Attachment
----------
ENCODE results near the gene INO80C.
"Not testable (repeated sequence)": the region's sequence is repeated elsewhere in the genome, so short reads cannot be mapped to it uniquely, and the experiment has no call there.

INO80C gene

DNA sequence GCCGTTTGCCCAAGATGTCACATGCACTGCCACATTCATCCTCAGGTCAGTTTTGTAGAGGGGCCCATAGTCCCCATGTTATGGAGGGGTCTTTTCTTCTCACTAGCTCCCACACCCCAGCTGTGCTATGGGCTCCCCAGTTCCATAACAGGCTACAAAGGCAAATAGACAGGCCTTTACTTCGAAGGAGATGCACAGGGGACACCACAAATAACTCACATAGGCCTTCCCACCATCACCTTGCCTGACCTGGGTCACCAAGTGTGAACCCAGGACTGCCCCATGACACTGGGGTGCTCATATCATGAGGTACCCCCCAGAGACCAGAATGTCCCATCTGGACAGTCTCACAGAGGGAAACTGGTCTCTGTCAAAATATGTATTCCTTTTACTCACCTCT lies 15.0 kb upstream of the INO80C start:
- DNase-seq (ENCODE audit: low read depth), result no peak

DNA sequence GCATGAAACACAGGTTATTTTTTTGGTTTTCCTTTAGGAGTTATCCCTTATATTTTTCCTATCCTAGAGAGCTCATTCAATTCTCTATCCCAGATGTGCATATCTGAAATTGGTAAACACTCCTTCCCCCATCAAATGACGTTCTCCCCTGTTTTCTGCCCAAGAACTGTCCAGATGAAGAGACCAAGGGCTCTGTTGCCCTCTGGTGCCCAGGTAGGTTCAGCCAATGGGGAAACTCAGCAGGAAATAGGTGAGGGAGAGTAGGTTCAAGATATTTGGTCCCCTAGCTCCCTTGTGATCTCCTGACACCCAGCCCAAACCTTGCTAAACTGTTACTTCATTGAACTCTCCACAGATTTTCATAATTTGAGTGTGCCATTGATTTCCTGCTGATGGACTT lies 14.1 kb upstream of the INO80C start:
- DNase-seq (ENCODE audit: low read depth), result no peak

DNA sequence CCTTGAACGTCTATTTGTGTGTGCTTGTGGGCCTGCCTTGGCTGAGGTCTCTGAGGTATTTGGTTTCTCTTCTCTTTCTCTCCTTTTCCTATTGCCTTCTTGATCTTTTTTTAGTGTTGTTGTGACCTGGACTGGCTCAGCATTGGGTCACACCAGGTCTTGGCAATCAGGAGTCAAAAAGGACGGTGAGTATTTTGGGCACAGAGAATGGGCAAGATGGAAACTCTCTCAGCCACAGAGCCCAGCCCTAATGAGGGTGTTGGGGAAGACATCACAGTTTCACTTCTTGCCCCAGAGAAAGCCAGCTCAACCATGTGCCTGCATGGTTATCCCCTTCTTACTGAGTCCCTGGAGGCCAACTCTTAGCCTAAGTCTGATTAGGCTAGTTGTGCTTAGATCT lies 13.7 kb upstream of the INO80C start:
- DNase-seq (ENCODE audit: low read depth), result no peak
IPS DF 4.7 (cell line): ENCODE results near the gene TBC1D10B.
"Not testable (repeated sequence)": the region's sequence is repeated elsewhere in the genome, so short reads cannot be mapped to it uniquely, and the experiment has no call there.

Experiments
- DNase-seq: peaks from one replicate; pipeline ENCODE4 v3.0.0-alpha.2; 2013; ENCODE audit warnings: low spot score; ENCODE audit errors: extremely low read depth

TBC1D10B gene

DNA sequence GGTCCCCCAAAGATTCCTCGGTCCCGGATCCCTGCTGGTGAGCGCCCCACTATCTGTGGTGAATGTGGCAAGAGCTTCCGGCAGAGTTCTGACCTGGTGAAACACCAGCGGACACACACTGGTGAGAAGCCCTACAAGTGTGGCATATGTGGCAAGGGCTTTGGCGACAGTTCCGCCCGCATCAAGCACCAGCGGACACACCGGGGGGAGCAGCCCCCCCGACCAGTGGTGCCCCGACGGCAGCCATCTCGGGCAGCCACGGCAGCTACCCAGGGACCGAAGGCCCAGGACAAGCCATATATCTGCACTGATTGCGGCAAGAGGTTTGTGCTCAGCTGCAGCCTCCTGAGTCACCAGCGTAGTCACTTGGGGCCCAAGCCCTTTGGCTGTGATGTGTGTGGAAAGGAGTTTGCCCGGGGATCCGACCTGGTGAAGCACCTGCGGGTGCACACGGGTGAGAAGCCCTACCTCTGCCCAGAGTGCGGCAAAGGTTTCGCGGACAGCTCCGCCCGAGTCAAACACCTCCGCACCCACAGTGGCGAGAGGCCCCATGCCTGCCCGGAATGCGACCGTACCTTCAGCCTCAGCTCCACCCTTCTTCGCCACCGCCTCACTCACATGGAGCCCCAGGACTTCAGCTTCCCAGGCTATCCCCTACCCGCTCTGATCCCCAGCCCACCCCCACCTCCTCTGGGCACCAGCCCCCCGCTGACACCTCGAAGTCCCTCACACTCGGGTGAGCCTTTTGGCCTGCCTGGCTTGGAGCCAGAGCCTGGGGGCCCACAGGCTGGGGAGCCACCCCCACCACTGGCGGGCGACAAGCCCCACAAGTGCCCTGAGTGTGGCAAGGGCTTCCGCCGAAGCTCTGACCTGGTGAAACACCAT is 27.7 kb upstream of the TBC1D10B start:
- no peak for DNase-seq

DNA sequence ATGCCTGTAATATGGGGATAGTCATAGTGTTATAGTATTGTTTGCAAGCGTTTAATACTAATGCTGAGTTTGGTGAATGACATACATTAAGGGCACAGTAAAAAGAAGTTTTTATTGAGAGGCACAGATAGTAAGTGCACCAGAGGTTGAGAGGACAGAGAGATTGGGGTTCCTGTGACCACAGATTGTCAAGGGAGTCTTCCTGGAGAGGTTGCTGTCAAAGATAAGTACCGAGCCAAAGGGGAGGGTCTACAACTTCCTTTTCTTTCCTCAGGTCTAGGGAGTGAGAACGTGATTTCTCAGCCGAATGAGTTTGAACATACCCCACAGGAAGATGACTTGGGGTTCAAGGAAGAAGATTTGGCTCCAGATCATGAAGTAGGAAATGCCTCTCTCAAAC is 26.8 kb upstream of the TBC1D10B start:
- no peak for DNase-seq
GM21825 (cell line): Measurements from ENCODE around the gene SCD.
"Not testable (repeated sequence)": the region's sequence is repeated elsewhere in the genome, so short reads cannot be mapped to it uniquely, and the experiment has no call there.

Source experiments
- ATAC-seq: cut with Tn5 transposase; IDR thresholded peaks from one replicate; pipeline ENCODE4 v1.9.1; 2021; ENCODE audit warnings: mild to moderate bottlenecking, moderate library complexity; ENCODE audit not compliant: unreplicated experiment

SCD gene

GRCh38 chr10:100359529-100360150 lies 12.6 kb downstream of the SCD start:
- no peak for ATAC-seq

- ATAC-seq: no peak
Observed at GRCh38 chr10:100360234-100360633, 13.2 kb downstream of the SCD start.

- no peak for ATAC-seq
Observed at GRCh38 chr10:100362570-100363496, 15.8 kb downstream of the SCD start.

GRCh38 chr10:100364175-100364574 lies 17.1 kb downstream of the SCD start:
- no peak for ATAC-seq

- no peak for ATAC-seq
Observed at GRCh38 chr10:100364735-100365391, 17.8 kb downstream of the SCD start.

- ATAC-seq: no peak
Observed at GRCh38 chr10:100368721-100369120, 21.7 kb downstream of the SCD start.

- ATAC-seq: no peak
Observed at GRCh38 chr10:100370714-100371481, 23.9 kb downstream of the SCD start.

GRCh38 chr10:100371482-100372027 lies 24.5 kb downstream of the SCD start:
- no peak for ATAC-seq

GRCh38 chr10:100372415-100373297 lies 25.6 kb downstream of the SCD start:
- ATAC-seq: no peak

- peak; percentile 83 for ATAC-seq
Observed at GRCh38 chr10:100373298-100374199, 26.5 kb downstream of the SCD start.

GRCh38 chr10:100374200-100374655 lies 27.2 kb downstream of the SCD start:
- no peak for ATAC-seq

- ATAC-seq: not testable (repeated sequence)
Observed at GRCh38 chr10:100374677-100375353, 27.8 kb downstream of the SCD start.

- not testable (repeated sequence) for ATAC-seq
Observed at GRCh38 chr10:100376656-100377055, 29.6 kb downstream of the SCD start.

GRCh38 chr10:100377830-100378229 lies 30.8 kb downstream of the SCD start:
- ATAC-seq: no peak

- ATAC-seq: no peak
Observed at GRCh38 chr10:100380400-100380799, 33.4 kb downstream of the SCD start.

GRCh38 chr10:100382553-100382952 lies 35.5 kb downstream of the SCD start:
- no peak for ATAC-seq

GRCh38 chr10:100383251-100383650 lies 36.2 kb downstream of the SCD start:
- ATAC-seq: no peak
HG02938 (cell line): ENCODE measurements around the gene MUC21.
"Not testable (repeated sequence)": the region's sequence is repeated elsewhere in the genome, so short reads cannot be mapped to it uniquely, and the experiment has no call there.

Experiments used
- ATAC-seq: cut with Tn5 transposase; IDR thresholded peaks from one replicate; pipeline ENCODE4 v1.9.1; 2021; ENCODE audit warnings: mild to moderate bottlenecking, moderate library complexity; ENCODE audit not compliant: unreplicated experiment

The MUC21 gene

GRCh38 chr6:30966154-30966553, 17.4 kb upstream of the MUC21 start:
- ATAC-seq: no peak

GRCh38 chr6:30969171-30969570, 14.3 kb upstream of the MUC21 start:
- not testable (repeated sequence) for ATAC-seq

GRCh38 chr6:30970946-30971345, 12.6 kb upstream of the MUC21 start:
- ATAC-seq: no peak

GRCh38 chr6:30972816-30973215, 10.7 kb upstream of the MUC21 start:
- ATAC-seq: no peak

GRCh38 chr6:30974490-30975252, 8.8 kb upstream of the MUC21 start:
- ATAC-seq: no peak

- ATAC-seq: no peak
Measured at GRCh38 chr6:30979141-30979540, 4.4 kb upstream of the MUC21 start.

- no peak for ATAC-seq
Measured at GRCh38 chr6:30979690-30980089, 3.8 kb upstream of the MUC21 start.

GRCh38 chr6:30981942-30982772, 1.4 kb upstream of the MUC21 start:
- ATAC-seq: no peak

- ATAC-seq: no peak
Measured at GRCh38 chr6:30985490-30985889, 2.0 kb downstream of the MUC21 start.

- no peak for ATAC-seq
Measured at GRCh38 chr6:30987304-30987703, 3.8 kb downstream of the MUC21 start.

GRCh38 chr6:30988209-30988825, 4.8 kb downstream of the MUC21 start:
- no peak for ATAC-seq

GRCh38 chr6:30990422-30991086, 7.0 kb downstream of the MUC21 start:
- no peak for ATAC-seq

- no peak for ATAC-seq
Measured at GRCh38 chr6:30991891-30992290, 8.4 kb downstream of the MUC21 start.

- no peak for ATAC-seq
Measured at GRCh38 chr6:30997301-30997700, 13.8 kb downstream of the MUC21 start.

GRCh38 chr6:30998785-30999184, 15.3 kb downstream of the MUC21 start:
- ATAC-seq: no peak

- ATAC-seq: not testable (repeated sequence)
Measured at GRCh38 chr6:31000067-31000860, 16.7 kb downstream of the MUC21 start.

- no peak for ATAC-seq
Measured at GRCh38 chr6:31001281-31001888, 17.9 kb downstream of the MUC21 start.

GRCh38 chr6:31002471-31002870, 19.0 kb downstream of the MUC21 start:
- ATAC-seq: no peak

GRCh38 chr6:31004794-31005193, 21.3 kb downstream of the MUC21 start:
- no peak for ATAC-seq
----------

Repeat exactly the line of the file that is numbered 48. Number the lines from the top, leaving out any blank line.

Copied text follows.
- not testable (repeated sequence) for ATAC-seq